District entrepreneurs took advantage of Small Business Saturday on Nov. 26 to show off their wares to new potential customers and to encourage residents and city leaders to support local businesses.
“I am really a supporter of Small Business Saturday,” said Amira Hikim, the owner of KittybyAmira, a high-end clothing concession that has become a part of the Southeast Washington’s Eastern Market neighborhood’s marketplace. “Customers are coming to my tent to make purchases. Small Business Saturday is a good way to get new business and new customers. This is a time for small businesses to get together and compete with the bigger chain stores for customers. This is a day just for us.”
Hikim, who has sold her wares at the Eastern Market marketplace for about 25 years, joined tens of thousands of small businesses in the District in utilizing the publicity that Small Business Saturday generates.
Small Business Saturday got its start in 2010 as a project of the American Express Company. The momentum for Small Business Saturday gained when the U.S. Congress passed a resolution supporting it in 2011. Presently, Small Business Saturday has joined Black Friday, Cyber Monday and Giving Tuesday as days when consumers can impact the economy in specific ways.
District officials say there are 80,000 small businesses in the city. Government statistics reveal two out of every three jobs in the District are generated from small businesses.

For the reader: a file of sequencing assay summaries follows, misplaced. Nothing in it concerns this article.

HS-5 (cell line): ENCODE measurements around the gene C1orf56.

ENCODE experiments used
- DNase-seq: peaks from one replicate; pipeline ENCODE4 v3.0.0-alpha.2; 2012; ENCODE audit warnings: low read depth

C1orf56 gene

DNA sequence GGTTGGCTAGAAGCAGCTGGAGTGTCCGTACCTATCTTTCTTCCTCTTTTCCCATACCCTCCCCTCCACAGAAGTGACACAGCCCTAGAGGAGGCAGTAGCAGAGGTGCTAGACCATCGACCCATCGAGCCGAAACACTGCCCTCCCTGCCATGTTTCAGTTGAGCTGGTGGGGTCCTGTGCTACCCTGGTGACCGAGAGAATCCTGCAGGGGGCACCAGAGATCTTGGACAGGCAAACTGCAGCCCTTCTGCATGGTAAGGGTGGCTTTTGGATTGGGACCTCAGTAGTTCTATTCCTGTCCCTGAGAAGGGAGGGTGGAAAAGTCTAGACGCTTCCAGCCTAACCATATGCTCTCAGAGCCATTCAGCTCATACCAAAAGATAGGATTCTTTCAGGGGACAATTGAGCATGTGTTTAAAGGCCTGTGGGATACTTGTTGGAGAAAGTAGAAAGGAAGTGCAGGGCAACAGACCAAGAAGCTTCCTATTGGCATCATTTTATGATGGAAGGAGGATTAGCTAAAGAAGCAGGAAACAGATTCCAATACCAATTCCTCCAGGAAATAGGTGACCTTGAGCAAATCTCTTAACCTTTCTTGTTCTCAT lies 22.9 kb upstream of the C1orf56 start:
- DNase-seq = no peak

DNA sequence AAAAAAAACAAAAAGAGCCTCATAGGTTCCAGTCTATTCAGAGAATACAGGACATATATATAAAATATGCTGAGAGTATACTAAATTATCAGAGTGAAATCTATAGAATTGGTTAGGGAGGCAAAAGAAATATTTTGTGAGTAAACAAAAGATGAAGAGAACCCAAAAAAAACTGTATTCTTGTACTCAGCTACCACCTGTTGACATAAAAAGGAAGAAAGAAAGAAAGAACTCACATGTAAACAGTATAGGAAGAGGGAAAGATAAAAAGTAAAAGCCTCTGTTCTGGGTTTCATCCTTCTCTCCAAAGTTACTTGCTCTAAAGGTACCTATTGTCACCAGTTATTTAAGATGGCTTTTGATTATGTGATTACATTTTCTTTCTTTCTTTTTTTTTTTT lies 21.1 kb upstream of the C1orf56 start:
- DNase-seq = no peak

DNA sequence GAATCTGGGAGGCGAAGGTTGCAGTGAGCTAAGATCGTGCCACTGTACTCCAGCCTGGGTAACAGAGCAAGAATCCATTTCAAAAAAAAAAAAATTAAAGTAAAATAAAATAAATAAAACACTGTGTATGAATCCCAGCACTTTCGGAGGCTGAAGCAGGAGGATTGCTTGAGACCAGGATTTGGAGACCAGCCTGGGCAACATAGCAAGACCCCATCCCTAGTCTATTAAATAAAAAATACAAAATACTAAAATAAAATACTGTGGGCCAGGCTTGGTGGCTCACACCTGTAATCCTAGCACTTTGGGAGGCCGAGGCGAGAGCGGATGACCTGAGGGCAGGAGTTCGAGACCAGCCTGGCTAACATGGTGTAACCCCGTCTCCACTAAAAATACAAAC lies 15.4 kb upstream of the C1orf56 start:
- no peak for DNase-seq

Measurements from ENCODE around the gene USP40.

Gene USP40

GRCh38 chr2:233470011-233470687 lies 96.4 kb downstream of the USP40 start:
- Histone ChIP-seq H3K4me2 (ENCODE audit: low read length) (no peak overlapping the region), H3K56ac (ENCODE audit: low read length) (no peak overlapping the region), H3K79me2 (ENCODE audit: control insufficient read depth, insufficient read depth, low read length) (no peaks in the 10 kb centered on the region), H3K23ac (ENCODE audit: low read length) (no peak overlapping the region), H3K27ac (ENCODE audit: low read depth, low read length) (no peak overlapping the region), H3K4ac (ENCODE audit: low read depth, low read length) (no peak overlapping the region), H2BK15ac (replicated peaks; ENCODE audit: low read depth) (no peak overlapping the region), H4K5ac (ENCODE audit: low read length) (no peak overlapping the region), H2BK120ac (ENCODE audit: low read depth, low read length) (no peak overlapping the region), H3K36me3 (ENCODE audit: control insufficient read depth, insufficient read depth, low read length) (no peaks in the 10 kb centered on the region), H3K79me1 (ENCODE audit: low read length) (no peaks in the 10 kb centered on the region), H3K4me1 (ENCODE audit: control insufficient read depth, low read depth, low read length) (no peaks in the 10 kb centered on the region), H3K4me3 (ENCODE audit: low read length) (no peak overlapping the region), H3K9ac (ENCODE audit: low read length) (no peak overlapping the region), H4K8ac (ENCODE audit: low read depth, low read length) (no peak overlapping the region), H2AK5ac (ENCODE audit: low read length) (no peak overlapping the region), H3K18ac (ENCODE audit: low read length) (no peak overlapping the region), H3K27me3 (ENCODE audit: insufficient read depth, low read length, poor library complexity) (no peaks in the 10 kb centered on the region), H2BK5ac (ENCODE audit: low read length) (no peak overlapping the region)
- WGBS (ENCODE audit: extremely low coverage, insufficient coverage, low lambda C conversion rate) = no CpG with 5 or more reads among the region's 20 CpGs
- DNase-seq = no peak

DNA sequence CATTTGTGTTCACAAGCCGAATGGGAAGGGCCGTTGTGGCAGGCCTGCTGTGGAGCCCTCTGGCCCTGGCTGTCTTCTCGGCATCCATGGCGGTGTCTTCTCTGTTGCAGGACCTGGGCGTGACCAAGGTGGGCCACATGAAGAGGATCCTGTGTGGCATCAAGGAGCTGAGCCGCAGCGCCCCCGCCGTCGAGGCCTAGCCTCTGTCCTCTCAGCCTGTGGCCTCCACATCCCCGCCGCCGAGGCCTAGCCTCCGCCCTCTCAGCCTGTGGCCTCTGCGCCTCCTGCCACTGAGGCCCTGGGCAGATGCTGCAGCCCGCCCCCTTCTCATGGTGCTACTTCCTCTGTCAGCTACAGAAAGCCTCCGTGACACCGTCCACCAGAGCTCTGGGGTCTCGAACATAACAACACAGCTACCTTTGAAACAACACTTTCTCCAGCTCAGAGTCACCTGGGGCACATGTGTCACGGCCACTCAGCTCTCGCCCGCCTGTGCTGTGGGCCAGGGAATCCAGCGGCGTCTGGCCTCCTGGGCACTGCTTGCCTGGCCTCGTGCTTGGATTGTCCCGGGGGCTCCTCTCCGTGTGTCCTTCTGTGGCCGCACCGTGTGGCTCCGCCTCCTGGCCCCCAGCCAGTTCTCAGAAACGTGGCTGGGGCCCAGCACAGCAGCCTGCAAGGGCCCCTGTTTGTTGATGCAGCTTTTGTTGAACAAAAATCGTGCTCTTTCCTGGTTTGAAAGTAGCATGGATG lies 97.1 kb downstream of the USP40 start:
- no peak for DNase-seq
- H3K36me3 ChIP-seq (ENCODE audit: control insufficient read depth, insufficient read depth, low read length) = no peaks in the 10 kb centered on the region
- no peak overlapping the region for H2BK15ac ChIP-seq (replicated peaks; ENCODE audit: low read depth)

Javon Davis presented his clothing line and business, Love More, at the Congress Heights Arts and Cultural Center located in Ward 8. Davis’s business participated in the Congress Heights Center as a pop-up, along with other small businesses in the Ward. He said Small Business Saturday can be a boon to neighborhood-based enterprises.
“I think it is a great idea to promote businesses from community, in the community,” Davis said. “But I don’t just sell clothes. I use clothes to start a Love More movement. We need more love in this community and people who disagree need to talk to each other.”
Davis said he wants to expand his business and would like the District government to help him do that.
“I would like to have an affordable space to be able to sell my clothes,” he said. “We could use a storefront. We don’t want to sell our clothes just online. And we would like to sell on days other than Saturdays.”
Dominque Cook, the owner of the Paradise Clothing Co., based in Ward 8, also had a pop-up at the Congress Heights Center. Cook said Small Business Saturday served as a unifying event.
“This is about everyone coming together,” Cook said. “We as business owners are promoting self-wealth and practicing unity.”
Cook said he would like the District government to help him promote his business “so I can become better known.”
“Right now, my marketing strategy consists largely of word of mouth,” Cook said. “I know I have to do more in order to get the work out about my product. That is where I need help.”